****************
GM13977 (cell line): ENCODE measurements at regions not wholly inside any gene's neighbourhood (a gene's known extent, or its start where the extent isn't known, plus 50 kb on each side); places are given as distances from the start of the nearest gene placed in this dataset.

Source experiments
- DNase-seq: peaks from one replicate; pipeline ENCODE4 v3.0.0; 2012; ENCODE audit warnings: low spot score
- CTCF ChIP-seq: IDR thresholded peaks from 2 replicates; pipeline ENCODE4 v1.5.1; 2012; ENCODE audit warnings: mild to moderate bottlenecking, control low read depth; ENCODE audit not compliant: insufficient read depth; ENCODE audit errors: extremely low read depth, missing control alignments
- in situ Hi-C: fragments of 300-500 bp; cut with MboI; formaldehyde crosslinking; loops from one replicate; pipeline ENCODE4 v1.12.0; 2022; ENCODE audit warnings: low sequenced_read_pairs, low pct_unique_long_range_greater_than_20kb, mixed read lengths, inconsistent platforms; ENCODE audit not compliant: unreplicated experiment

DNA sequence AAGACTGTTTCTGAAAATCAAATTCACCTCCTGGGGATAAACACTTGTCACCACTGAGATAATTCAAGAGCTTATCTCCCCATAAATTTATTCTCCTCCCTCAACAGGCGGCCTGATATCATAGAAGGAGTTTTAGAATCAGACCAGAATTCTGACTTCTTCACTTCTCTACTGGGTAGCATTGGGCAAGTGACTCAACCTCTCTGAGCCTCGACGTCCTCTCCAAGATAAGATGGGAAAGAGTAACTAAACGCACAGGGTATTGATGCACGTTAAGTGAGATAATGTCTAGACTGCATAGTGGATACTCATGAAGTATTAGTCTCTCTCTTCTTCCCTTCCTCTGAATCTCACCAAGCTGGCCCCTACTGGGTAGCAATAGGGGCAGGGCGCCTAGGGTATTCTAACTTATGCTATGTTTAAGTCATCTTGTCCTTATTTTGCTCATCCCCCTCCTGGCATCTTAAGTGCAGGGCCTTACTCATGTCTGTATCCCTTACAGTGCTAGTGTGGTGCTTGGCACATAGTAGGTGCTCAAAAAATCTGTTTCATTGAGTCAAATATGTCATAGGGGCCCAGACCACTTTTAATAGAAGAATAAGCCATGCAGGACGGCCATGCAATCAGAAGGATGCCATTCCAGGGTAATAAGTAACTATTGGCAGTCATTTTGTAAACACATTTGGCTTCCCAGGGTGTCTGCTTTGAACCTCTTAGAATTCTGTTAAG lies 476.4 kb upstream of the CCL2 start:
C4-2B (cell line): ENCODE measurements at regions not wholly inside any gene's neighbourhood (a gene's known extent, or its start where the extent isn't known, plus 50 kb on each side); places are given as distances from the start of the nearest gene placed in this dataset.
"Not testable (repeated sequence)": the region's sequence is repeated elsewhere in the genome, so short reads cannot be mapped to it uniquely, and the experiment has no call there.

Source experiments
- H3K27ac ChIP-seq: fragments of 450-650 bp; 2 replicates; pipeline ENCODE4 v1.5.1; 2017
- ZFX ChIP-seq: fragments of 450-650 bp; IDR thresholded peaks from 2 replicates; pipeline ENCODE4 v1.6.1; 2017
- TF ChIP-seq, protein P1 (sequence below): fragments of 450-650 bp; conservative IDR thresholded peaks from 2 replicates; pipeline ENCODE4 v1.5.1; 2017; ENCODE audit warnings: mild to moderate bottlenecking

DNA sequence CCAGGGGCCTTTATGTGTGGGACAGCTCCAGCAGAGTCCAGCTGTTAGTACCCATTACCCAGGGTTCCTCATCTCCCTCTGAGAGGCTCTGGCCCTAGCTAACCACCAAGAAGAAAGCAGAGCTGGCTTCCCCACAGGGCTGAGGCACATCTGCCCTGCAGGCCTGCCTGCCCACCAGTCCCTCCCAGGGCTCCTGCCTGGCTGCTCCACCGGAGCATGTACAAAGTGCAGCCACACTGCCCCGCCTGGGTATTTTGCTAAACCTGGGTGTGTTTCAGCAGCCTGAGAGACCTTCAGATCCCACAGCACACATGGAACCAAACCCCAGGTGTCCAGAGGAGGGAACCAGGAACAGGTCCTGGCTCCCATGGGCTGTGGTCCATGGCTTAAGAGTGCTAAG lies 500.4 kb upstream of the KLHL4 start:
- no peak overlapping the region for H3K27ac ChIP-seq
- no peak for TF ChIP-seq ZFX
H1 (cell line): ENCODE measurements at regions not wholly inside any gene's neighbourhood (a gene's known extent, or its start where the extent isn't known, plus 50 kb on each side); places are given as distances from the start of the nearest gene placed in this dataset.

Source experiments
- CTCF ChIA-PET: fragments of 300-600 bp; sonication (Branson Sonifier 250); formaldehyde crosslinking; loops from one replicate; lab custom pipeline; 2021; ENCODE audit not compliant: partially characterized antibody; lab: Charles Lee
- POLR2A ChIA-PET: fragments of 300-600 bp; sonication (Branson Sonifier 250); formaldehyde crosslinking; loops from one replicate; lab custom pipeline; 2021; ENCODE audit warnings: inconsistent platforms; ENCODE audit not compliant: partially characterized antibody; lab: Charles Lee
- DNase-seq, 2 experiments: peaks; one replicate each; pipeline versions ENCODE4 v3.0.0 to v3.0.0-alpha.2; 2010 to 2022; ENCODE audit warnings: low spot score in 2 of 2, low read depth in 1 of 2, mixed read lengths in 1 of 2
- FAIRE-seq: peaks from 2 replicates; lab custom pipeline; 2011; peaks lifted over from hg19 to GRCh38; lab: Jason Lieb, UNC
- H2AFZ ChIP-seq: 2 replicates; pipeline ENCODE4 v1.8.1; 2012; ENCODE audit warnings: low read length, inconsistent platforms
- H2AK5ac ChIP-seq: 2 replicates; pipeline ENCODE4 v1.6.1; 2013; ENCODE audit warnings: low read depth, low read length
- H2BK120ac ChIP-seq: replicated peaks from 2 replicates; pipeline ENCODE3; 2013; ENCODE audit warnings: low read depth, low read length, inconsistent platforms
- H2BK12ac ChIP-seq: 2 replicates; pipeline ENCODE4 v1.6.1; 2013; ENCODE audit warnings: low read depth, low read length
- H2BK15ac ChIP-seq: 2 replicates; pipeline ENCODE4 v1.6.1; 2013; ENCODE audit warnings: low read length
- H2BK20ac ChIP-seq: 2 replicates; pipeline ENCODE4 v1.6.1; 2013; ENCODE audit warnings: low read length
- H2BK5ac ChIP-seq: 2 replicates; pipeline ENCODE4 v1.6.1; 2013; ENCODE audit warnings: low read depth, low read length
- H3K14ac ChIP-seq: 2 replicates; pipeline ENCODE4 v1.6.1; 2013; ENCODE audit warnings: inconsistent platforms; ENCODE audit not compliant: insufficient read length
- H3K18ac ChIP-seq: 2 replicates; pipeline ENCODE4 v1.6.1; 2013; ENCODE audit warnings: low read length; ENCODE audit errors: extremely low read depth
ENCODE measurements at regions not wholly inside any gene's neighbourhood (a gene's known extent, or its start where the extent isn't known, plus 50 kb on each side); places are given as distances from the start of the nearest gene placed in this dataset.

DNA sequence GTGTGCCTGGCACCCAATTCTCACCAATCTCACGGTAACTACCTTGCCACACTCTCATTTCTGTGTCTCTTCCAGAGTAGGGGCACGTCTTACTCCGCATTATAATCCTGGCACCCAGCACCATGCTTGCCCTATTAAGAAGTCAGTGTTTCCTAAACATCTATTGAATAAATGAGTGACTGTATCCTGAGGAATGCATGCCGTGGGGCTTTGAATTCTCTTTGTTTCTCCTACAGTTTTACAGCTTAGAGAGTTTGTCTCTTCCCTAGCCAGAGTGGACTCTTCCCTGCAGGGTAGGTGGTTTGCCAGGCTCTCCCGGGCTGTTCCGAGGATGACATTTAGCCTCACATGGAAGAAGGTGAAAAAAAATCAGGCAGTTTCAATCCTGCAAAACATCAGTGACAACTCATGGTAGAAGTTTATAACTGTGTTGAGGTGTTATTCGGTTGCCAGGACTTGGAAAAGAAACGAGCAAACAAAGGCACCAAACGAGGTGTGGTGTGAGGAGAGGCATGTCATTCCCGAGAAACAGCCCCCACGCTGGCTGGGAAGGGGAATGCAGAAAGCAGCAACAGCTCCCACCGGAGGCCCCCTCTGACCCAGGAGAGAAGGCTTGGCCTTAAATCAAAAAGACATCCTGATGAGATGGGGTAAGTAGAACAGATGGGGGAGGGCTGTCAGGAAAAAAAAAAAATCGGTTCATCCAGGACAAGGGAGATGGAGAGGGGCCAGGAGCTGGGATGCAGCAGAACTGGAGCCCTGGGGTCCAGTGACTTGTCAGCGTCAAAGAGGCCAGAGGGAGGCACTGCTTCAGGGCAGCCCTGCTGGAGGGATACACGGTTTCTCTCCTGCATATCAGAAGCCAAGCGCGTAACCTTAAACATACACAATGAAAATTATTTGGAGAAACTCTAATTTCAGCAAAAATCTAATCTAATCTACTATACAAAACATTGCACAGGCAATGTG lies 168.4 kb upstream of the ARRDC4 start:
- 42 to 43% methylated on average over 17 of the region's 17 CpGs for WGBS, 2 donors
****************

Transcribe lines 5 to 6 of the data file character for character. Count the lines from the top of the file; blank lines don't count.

- in situ Hi-C: fragments of 300-500 bp; cut with MboI; formaldehyde crosslinking; loops from one replicate; pipeline ENCODE4 v1.12.0; 2022; ENCODE audit warnings: low sequenced_read_pairs, low pct_unique_long_range_greater_than_20kb, mixed read lengths, inconsistent platforms; ENCODE audit not compliant: unreplicated experiment

DNA sequence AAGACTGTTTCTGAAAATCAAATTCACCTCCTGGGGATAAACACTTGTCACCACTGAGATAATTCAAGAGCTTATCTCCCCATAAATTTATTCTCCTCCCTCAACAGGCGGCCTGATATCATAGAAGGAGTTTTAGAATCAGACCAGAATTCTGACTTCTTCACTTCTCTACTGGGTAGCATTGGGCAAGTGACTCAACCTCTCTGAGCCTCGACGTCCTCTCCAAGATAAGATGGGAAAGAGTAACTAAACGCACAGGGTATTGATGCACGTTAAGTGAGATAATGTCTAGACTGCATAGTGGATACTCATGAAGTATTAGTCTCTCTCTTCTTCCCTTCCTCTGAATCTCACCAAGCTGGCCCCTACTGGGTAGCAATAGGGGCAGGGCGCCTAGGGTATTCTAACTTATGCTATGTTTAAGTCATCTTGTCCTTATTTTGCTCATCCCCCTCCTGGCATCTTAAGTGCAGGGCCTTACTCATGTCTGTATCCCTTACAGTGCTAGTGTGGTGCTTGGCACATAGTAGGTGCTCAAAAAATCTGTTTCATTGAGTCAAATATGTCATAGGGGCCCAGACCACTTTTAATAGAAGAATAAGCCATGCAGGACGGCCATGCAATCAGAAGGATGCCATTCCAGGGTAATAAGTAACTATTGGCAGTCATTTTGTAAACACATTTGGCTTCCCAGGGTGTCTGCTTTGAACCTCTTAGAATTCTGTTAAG lies 476.4 kb upstream of the CCL2 start: